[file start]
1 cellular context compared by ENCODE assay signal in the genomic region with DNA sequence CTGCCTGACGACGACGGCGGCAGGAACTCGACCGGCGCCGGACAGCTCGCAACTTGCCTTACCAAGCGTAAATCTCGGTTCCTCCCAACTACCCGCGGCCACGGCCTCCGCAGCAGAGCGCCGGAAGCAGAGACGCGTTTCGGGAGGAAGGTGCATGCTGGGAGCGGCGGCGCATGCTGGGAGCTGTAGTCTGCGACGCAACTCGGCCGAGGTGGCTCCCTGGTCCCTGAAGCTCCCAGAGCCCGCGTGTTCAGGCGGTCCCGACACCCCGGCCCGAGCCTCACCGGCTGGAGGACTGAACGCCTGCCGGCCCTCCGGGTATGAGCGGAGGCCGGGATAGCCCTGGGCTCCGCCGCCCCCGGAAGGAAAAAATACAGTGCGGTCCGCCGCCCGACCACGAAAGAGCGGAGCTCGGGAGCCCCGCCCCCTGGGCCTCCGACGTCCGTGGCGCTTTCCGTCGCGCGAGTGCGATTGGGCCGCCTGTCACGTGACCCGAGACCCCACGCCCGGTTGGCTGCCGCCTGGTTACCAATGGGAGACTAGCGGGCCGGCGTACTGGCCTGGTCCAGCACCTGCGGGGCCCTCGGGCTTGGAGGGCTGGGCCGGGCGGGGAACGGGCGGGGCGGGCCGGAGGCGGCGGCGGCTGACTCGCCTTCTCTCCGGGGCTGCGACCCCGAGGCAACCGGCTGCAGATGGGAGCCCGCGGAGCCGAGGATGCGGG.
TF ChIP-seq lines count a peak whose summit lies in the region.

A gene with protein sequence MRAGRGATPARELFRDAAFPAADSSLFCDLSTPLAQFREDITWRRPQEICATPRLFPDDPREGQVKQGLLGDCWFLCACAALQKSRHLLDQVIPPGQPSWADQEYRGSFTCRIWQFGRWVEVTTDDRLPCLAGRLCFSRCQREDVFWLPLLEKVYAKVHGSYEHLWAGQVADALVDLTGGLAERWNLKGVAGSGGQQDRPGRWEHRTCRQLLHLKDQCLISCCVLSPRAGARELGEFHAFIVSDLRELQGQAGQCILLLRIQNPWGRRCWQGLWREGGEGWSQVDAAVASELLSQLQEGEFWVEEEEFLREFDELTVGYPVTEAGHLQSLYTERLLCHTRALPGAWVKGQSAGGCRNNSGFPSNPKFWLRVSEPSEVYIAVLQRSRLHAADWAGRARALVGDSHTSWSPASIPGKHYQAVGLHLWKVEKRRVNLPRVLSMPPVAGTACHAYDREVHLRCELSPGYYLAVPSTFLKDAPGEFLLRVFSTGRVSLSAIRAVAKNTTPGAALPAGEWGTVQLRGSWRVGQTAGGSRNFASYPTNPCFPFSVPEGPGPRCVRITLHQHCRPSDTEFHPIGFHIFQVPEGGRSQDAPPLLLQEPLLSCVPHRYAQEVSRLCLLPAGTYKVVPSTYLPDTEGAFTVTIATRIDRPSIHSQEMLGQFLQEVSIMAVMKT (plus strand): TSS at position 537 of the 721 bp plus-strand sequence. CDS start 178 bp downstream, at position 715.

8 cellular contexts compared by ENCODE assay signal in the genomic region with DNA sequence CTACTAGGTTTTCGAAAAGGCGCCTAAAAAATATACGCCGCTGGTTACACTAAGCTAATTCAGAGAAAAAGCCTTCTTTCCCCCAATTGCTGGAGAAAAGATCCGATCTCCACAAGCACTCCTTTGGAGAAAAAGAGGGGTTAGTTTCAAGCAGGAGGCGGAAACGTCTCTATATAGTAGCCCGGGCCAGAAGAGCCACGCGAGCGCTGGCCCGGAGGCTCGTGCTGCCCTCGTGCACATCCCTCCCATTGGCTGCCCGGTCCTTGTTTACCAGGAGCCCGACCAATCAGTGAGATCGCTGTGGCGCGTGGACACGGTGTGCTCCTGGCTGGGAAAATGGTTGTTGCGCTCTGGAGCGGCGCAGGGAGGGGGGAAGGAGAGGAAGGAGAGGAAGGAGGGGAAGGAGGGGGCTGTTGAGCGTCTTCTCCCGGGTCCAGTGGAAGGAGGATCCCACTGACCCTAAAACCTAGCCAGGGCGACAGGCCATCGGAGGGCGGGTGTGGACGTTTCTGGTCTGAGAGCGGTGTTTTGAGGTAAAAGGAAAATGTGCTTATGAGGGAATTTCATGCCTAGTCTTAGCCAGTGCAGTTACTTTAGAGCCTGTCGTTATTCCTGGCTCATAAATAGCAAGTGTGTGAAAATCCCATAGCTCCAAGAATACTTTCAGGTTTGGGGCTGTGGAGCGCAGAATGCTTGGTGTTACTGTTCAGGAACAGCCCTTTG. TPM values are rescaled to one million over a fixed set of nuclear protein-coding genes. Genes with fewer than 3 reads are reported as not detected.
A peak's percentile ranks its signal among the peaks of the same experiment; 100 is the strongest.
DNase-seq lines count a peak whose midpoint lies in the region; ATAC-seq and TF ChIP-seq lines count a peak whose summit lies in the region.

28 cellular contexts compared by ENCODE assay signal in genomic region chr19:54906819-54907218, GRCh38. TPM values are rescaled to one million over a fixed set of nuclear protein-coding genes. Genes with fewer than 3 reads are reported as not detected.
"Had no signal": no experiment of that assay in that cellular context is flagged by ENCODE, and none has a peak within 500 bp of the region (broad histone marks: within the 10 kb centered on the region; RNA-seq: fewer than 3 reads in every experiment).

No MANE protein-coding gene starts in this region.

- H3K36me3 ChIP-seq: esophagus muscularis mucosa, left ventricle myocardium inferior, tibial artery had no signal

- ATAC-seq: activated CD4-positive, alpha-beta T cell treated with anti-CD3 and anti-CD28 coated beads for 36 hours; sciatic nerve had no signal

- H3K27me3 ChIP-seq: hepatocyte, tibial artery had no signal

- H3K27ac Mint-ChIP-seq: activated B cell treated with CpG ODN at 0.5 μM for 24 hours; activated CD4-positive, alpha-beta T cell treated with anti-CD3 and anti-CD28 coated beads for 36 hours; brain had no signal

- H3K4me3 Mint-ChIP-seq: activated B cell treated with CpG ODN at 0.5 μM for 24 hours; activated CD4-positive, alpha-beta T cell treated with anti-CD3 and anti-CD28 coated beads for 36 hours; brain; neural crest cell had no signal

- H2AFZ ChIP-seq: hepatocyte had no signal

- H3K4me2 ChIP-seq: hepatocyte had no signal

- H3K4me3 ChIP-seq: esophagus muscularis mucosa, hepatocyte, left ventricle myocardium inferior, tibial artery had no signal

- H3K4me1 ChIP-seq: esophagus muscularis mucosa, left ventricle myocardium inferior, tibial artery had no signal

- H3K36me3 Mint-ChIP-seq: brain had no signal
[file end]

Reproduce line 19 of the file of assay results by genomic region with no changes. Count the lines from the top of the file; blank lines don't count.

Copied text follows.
- H3K36me3 Mint-ChIP-seq: brain had no signal